This section is from the book "Cyclopedia Of Architecture, Carpentry, And Building", by James C. et al. Also available from Amazon: Cyclopedia Of Architecture, Carpentry And Building.

The method of calculation is the same as for wooden beams, except that, since the strength of I-beams is not readily computable except by reference to tables in the handbooks published by the manufacturers, such tables will be utilized. The tables always give the safe load which may be carried on an I-beam of given dimensions on any one of a series of spans varying by single feet. If we call W the total load (or upward pressure) to be resisted by a single cantilever beam, this will be one-fourth of the load which can safely be carried by a beam of the same size and on a span equal to the offset.

Solve the previous example on the basis of using steel I-beams.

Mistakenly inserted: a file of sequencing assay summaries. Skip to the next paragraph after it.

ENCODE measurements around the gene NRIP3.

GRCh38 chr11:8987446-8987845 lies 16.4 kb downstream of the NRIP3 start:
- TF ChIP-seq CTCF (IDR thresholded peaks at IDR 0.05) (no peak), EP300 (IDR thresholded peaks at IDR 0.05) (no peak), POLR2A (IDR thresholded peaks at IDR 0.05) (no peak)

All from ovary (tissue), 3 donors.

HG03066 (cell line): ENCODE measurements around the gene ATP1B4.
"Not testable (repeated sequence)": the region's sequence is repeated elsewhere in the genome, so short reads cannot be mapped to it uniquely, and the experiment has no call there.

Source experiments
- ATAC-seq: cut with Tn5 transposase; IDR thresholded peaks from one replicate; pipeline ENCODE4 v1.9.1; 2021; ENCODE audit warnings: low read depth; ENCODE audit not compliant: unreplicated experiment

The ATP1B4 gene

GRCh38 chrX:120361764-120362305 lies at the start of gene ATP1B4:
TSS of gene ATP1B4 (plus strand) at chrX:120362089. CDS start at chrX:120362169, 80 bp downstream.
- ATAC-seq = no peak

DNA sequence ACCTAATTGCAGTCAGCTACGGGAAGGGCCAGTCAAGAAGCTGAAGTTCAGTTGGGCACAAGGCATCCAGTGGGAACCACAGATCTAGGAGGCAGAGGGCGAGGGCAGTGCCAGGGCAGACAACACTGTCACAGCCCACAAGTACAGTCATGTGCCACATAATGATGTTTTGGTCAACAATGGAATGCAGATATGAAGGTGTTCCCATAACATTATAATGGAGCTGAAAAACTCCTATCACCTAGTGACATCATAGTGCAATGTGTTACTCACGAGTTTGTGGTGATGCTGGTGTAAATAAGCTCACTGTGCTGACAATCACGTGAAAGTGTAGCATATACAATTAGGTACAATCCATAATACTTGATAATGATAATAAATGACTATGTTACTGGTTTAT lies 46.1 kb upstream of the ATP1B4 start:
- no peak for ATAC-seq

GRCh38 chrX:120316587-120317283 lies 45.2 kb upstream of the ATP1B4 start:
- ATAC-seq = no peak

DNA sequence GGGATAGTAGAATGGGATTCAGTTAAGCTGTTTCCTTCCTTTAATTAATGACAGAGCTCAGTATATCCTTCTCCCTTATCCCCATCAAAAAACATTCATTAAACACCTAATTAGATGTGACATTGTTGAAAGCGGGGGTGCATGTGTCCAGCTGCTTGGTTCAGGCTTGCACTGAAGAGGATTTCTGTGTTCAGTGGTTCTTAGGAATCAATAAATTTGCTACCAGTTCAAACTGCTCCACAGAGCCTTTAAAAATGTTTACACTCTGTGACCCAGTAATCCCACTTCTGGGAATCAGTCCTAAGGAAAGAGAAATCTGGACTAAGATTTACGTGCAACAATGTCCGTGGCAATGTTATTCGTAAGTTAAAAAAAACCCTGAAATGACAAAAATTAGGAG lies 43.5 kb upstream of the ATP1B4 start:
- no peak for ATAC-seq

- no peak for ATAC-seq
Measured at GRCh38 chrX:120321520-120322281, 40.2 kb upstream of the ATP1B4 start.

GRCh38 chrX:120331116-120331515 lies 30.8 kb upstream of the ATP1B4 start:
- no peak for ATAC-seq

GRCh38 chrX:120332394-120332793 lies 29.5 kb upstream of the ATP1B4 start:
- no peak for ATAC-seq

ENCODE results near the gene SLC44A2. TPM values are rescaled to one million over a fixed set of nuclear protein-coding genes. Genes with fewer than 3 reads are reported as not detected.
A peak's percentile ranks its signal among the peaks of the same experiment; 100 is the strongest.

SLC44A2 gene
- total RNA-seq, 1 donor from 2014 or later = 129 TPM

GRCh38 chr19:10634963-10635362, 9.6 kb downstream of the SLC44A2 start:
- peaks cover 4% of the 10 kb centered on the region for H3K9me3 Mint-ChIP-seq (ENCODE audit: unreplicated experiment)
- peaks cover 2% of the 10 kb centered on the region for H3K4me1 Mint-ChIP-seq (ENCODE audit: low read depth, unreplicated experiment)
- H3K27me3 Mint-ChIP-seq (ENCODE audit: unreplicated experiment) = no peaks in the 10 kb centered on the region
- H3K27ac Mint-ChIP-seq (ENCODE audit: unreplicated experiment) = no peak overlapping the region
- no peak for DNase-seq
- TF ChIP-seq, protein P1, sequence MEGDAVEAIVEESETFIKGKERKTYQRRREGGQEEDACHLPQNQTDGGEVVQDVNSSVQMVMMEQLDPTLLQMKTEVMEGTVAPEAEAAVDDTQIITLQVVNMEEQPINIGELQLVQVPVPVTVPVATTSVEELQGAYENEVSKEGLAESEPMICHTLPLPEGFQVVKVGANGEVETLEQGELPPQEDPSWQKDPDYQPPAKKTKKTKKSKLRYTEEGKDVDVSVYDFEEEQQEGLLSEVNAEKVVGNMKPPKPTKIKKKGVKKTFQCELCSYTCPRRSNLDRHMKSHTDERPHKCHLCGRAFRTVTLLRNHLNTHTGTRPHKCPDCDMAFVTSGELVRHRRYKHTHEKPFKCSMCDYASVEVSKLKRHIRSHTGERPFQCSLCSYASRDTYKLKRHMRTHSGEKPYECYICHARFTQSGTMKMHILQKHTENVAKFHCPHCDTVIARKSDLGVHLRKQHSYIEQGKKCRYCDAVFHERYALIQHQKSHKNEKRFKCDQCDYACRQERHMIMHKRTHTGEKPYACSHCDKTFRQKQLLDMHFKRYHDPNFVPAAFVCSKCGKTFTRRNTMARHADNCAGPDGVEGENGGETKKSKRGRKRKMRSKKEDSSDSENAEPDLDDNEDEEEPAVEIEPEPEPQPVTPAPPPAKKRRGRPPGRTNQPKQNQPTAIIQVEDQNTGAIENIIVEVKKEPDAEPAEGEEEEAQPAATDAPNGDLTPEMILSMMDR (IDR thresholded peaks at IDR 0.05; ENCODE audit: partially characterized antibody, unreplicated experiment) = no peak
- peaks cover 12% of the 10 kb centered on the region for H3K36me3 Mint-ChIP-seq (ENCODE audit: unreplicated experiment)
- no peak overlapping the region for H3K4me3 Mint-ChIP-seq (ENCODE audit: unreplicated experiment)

The offset is necessarily 5 feet 3 inches; at 1,000 pounds per square foot, the pressure to be carried by the beams is 5,250 pounds for each foot of length of the wall. By reference to the tables and interpolating, an 8-inch I-beam weighing 17.75 pounds per linear foot will carry about 28,880 pounds on a 5 foot 3 inch span. One-fourth of this (or 7,220 pounds) is the load carried by a cantilever of that length. Therefore, 7,220 ÷ 5,250 = 1.375 feet =16.5 inches, is the required spacing of such beams. When comparing the cost of this method with the cost of others, the cost of the masonry concrete filling must not be overlooked.

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